LSA or Part 23, Category Means Little to Operating Costs

By Scott Spangler on April 2nd, 2008

Commenting on my recent post, LSA Pilots Could Spoil a Good Thing, a JetWhine reader said operating costs were missing from the mix. While LSAs might be pricier than hoped, “they still run at far lower operating costs–making plane ownership far less expensive. On average, many LSAs burn 4 gph. Insurance is cheaper as well.”

This implies that light sport-aircraft have lower operating costs, which they do when compared to flying machines with more horsepower and seats. But the same is true with Part 23 airplanes and homebuilts, because the certification category has little do with operating costs or insurance.

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Without getting into all the extenuating factors, a 100-hp engine, whether it’s a Continental O-200 in a Cessna 150 or a Rotax 912 in an LSA, is going to drink roughly 5 gph. This is a bargain when compared to something with a 300-hp engine, which needs a 15-gph petrochemical fix. But when comparing aircraft of equal power, the fuel costs are pretty much a wash.

Given today’s prices, fuel consumption leads the way in direct operating costs, the amount pilot’s pay per hour for necessary consumables. (Trying to KISS, I acknowledge but won’t include other essentials, like maintenance reserves and engine overhaul.)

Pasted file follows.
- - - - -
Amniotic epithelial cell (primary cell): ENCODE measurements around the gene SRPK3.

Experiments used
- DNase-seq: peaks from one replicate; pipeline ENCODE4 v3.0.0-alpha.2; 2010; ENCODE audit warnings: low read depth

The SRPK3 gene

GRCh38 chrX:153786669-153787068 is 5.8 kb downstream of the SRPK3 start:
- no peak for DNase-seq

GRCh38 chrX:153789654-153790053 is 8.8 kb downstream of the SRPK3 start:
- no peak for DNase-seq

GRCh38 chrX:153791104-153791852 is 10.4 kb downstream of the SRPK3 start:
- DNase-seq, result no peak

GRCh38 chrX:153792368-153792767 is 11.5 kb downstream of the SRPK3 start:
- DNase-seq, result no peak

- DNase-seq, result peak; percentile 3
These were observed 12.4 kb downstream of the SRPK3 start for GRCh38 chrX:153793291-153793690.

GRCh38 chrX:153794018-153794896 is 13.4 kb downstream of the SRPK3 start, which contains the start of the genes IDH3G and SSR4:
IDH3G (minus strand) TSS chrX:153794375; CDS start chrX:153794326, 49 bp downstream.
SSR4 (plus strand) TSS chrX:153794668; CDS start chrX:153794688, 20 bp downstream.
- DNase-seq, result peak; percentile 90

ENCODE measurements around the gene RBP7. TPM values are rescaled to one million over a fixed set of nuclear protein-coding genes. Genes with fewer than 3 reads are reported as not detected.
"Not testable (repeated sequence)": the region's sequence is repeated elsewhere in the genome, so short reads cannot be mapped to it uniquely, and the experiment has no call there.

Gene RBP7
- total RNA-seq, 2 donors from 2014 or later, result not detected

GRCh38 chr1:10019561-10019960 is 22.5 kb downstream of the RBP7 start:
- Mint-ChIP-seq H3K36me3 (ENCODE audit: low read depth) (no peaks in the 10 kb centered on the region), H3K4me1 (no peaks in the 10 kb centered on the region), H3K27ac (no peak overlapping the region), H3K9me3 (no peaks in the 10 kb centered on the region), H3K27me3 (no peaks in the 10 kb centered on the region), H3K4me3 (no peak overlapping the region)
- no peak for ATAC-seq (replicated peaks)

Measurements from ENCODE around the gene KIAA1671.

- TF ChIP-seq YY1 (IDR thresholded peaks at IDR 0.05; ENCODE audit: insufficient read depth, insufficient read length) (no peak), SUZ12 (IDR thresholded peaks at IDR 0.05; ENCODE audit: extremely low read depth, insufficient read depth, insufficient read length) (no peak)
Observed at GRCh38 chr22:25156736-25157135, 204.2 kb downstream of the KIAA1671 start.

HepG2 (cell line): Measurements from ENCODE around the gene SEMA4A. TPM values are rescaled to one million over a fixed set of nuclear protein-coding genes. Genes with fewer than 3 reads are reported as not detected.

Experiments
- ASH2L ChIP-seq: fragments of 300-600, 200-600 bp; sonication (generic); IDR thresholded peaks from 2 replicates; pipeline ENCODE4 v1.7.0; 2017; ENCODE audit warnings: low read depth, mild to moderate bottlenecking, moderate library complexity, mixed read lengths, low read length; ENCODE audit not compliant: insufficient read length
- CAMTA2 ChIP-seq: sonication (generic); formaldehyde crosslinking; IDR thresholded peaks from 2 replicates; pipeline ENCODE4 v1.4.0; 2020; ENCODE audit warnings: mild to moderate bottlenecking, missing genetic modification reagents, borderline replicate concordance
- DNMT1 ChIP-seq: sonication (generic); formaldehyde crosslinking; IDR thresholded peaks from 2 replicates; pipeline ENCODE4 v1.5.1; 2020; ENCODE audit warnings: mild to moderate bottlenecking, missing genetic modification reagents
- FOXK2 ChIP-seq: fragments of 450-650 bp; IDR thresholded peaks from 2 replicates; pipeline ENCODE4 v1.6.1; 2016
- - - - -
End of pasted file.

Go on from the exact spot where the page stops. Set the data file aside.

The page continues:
Insurance is a leader among indirect operating costs, those bills pilots pay no matter how many hours they fly. Category counts for little here; what matters more is the pilot’s experience, where the third wheel is, and the aircraft value. A new pilot with no tailwheel time flying a new taildragger is going to pay a higher premium than a high-time pilot flying a tricycle.

Those who pay cash for an airplane usually have a choice on insuring the airframe. No matter what a pilot buys, new, used, LSA or Part 23, if a loan is involved, the bank will want hull insurance. And the premium is connected to the airframe’s value.

A frame of reference is what matters most in talking about the cost of operating any category of aircraft. If you’re looking at an LSA as someone who has owned a GA four seater, the LSA is a deal. But if you’re comparing one LSA to another, every hundred bucks makes a difference, especially if you’re new to the world of flying. — Scott Spangler

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